The Monster at the End of This Book Allusions

EPISODE ALLUSIONS - Supernatural Wiki

episode guide - Supernatural Wiki
Castiel: You should have seen Luke

Referencing one of the 12 apostles and writer of part of the New Testament

Publisher: He's very private, like Salinger.

Referencing J.D. Salinger, the author of the 1951 novel Catcher in the Rye. Salinger was a very reclusive and private person.

Chuck: Is this some kind of Misery thing?

Referencing the 1987 novel by Stephen King. In it an obsessed fan, Annie Wilkes, captures Paul Sheldon, author of the Misery Gothic romance novels. She alternately praises and tortures him into writing a new novel featuring her beloved her character. she insists she's Sheldon's "Number One Fan." The novel was made into a movie in 1990.

Chuck: That's like M. Night-level douchiness.

Referencing M. Night Shyamalan, famous writer and director of such movies as The Sixth Sense (1999), Unbreakable (2000), Signs (2002), The Village (2004), and Lady in the Water (2006), known for both his twist endings and a tendency to write himself into his own movies as a character.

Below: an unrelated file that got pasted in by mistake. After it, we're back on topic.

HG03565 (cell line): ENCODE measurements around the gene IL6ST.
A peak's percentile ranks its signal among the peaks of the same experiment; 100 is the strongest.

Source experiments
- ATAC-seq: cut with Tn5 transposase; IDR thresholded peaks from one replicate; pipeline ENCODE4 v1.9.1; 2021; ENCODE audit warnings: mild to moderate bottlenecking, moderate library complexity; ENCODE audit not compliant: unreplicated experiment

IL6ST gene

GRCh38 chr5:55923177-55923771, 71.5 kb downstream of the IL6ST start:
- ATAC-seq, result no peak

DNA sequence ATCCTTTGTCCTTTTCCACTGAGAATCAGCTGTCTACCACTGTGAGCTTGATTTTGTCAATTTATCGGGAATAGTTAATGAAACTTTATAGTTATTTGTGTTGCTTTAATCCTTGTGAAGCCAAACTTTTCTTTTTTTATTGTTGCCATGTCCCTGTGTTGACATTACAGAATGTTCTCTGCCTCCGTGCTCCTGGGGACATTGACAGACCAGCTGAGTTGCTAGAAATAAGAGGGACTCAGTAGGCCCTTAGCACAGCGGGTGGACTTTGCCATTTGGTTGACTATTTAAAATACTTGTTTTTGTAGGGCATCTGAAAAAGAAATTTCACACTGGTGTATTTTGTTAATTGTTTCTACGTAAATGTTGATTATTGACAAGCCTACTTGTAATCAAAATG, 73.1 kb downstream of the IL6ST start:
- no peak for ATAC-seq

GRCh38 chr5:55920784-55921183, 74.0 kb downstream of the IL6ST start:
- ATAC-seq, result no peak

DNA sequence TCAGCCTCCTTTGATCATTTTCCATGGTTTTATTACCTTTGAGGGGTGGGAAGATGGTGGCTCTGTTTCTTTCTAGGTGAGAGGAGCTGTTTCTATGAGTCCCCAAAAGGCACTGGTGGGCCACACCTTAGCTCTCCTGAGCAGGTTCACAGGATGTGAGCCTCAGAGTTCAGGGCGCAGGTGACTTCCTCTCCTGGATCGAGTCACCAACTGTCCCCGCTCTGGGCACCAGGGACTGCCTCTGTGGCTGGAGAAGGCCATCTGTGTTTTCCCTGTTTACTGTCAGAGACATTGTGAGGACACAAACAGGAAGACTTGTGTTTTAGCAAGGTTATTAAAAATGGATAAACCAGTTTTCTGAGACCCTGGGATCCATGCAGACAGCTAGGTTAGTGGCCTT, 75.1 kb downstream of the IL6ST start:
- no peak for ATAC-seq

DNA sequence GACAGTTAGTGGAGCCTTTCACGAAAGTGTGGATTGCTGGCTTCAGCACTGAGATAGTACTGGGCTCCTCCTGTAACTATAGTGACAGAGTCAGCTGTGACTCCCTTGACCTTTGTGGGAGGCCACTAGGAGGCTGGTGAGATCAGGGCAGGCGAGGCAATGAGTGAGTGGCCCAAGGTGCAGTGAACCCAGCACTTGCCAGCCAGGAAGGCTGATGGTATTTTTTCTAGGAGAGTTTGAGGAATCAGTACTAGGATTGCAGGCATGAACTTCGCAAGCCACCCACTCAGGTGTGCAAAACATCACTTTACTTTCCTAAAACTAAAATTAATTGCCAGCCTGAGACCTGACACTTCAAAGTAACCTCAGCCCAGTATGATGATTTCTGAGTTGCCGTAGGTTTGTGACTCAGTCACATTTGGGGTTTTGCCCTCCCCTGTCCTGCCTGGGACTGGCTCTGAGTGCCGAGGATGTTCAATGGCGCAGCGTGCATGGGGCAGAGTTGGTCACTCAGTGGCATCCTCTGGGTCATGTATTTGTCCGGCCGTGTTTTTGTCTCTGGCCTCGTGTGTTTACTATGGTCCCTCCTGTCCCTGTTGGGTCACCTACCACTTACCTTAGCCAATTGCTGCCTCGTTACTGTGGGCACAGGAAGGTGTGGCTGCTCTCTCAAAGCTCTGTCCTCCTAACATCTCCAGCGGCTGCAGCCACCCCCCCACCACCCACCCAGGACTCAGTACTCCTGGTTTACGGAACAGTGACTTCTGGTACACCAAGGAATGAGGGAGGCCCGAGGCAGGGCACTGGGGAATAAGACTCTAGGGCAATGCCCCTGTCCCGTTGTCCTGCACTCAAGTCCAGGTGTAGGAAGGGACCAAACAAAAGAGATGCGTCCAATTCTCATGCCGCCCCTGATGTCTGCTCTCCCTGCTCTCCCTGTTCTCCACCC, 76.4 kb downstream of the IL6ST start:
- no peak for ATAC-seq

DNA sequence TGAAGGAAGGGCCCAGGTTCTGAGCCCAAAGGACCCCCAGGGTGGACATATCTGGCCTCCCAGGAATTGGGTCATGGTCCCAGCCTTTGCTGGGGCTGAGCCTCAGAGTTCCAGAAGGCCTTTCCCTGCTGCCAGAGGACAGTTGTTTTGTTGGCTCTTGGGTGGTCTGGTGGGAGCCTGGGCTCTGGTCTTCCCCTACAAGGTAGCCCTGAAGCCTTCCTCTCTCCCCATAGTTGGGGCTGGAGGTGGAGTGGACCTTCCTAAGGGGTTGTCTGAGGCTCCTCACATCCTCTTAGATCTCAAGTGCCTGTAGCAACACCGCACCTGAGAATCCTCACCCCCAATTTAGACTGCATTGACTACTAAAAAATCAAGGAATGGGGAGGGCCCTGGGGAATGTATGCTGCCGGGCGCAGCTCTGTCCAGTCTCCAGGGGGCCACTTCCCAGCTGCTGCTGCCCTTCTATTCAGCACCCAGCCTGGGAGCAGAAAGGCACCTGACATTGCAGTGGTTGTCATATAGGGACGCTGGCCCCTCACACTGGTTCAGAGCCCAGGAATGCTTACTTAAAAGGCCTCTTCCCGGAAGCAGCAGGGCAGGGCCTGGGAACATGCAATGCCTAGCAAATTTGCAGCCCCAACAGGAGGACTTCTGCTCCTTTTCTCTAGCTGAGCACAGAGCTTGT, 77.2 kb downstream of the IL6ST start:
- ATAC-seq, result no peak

The entire Chuck character seems to be an homage for Stephen King, who in the final two books of his Dark Tower/Gunslinger series finds himself face-to-face with his own supposedly fictional characters in a similar meta-situation. Although his came from another dimension instead of his own world, they found him to be a drunk writer who doubts their existence during a very similar confrontation scene in his kitchen. In a similar style, they find he has been writing their stories almost verbatim after receiving them through means of divine inspiration. He also also protected from on-high and part of some grander plan and told to keep writing when he wants to stop.

Agents DeYoung and Shaw

Referencing Dennis DeYoung, founding member and vocalist and Tommy Shaw, guitarist for the rock band Styx. Styx was the first band to have four consecutive albums certified multi-platinum by the RIAA.


References The Monster at the End of This Book: Starring Lovable, Furry Old Grover by Jon Stone. In it Grover tries to warn the reader not to read further because there is a monster at the end.

Chuck: It's very Vonnegut.

Kurt Vonnegut 1922-2007. American novelist. His style was a blend of satire, black humor and science fiction. Well known novels include, Slaughterhouse-Five and Cats Cradle which are mentioned in the episode. The character Kilgore Trout appears frequently in Vonneguts novels and is thought to be Vonnegut's alter ego in his novels.

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